This was actually my fourth visit to Urasawa. At Urasawa, you're pretty much a "regular" if you come more than once a year, so I guess that makes me one. Let's get right into the food:
1. Toro-Senmaizuke Maki - This dish consisted of ankimo (monkfish liver), shiso, and scallion wrapped in seared toro and senmai-zuke (salt-pickled shogoin kabu turnip from Kyoto), topped with caviar, all in a light citrus ponzu sauce. The initial taste was sweet on the attack (a combination of the senmai-zuke and the sauce), which then gave way to the mintiness of the shiso mixed with the creaminess of the ankimo on the midpalate, finally finishing with a slight fishiness. The ankimo really did a lot to temper out the tanginess of the other ingredients, adding weight and depth to the dish. Amazingly, the caviar took a back seat here, with its signature brininess countered by the dish's other elements. A very cohesive, balanced course.
2. Goma Dofu - Despite the name, goma tofu, or sesame tofu, isn't actually tofu. Instead, it's an amalgam made from water, sesame paste, and kudzu/kuzu powder (from the root of the kudzu vine). Here, the Kyoto-style tofu was stuffed with uni, served with nanohana (rapeseed stems, a type of Spring vegetable), and topped with wasabi and gold foil. The goma dofu was denser and creamier than standard tofu, and had a definite sesame finish to it. We were told to spread out the wasabi--good advice, as its tang served as a fitting contrast to the delicate tofu. The nanohana, meanwhile, was like a cross between broccoli and kale, and added a lovely crisp texture contrast to the dish, as well as a subtle bitterness.
3. Hotaru Ika - Also known as the firefly squid or the sparkling enope squid, hotaruika are a regional specialty of Toyama Prefecture. The squid are small, about three inches in length at maturity, and are bioluminescent. We were instructed to place the squid in our mouths, drink some sake, and chew the resulting mishmash. The hotaruika's sharp, briny, gingery flavor was deftly countered by the relative sweetness of the sake.
4. Sashimi - The sashimi course, served in a hard-carved block of ice, is one of the constants in the Urasawa experience. The trio of fish consisted of toro from Spain, tai from Kyushu, and kanpachi from Toyama. The wasabi from was Shizuoka (famous for its wasabi), the shoyu from Wakayama (the "birthplace" of soy sauce), the carrot from Kyoto, and the lily(?) flower from Los Angeles! I didn't inquire about the origins of the red cabbage, white daikon, green daikon, cucumber flower, or seaweed. The toro was immensely fatty and melt-in-your-mouth, with the fish oozing oil upon mastication; but it wasn't heavy--in fact, the flavor was very mild. Eating the fish with the soy and wasabi really made the toro work, with the two elements countering the unctuousness of the fish. I had the snapper next; it had an almost creamy texture, and a very mild, clean flavor. The tai really needed the wasabi to bring out its best features. Finally, the kanpachi had a fantastic texture, tender with a bit of bite, and its flavor was marked by a very subtle sweetness, one that was drawn out when eating it with its accompaniments.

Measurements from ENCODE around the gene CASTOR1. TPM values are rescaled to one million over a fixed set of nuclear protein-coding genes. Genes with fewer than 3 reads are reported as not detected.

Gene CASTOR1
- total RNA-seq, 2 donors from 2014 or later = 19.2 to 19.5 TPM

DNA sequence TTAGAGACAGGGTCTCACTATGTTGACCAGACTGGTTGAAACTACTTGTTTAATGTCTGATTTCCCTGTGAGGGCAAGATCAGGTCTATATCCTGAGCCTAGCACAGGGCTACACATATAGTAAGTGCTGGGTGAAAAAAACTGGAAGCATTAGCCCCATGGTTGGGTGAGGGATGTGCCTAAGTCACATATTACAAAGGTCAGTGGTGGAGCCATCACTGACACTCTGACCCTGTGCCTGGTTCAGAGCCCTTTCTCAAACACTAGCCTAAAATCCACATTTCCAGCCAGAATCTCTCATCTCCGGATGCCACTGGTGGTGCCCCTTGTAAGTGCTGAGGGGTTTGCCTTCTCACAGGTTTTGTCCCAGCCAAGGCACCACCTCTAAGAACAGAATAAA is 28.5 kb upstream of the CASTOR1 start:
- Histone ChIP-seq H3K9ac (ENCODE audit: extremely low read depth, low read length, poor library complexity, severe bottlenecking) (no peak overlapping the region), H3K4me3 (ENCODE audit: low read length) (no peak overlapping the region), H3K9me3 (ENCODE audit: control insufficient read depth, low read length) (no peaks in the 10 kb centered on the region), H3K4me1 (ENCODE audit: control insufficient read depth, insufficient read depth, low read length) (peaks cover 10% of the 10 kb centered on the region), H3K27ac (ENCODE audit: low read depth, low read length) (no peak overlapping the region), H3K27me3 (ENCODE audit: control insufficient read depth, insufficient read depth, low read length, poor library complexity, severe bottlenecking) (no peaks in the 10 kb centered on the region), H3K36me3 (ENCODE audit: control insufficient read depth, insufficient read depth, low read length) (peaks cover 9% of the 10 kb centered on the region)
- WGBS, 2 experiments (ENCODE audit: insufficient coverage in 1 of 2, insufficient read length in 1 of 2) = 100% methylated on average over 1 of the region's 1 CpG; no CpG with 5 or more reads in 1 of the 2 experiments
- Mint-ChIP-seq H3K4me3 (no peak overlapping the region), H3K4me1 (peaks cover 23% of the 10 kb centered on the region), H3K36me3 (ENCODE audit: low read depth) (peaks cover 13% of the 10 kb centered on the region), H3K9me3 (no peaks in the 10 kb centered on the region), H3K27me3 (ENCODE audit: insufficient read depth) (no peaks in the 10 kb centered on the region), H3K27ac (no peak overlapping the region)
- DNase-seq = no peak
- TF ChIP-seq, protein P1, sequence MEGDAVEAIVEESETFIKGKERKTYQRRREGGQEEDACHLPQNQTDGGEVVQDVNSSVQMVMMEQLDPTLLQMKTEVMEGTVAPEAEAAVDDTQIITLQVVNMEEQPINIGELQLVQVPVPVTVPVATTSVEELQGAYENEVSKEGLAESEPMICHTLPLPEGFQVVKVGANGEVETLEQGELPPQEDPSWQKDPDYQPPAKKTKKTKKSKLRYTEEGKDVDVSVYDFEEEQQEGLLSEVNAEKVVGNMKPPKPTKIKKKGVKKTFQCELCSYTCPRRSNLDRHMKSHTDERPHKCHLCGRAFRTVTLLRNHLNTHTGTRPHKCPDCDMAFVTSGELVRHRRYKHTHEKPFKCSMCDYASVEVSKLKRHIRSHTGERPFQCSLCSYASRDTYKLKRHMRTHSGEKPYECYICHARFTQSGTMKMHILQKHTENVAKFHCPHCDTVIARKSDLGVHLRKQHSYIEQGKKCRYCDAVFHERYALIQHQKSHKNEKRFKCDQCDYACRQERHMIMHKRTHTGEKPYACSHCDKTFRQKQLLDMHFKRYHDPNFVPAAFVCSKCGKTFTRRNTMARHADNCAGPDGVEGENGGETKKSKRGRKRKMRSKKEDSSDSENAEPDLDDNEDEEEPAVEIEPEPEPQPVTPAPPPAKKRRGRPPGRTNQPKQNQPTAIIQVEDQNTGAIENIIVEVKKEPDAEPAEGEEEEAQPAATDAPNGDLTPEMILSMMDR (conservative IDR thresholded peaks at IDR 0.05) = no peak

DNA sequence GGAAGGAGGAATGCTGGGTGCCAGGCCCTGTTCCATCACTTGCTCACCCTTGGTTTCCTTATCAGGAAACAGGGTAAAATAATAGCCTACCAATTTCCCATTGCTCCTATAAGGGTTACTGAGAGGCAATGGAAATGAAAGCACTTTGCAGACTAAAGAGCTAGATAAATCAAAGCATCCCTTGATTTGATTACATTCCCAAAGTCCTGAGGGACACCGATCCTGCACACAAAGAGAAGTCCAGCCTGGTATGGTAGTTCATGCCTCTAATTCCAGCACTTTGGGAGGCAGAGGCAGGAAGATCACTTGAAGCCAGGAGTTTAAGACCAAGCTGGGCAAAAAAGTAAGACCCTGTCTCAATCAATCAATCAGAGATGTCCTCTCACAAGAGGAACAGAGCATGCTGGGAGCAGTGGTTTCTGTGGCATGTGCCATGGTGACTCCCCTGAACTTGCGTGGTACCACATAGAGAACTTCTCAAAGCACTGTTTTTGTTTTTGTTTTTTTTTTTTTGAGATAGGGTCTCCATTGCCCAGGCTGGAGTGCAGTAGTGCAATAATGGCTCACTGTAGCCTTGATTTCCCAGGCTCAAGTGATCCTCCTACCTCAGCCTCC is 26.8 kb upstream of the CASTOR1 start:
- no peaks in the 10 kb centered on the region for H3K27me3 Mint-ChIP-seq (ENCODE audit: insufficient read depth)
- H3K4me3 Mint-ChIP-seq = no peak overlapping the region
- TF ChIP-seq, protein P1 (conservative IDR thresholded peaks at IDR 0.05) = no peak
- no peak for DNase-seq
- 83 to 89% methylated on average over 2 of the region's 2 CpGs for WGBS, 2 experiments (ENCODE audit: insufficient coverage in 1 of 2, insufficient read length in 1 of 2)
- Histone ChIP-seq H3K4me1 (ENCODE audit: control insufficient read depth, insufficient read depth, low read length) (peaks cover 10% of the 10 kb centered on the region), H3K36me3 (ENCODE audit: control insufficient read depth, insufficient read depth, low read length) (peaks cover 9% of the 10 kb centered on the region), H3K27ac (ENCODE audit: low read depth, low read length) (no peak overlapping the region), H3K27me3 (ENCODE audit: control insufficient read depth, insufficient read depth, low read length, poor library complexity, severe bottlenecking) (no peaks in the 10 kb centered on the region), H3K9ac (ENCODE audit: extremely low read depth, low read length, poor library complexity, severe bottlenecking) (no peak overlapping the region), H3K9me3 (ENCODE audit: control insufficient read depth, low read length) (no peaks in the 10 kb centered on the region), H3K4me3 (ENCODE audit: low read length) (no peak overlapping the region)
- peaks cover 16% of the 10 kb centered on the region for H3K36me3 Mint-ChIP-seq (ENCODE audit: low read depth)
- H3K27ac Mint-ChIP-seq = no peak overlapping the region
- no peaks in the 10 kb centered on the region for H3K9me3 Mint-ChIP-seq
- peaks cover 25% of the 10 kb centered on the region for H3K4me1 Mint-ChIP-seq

5. Chawanmushi - Though this was referred to as chawanmushi (basically a steamed egg custard), its transparent body was unlike that any other chawanmushi I've seen, with a consistency more akin to gelatin than egg. The dish contained a bevy of ingredients, including: yuba (tofu skin), mitsuba (a type of vegetable), hairy crab, squash, uni, snapper, shrimp, ginger, ginko, and shiitake, all topped with a touch of gold foil. With so many disparate ingredients, each bite was different, each bite a pleasant surprise. However, all bites were backed by an overarching light smokiness, the tang of ginger, and the subtle bitterness of the mitsuba. I don't hesitate in saying that this was probably the best chawanmushi I've ever had.
6. Spring Vegetable Tempura - Your standard tempura ingredients won't cut it at Urasawa; no, I was able to try three that I'd never tasted before, all seasonal and best in the spring time. First up was taranome (young shoots of the aralia elata/Japanese angelica/tara tree), which had just come into season. It was prepared with an uni sauce and had a meaty texture, with a slightly bitter flavor. Next was fukinoto, the buds of the fuki/giant butterbur/coltsfoot/bog rhubarb. It was done with Kyoto miso, giving the tempura just a hint of sweetness, and had a creamy, pasty texture that was fascinating. Last but not least was a tempura of bamboo sandwiched with shrimp paste. I loved the texture contrast here (the crispness of the bamboo was awesome), as well as the subtle interplay between the flavors of the bamboo and the shrimp. As with most tempura, the examples here were served with tentsuyu dipping sauce (made from shoyu, mirin, and dashi) and grated daikon. Humorously, Ken-san nearly jumped across the counter when he saw me eating the tempura sans sauce! I had to assure him I just wanted to try a small bite without the tentsuyu, just to see how it was.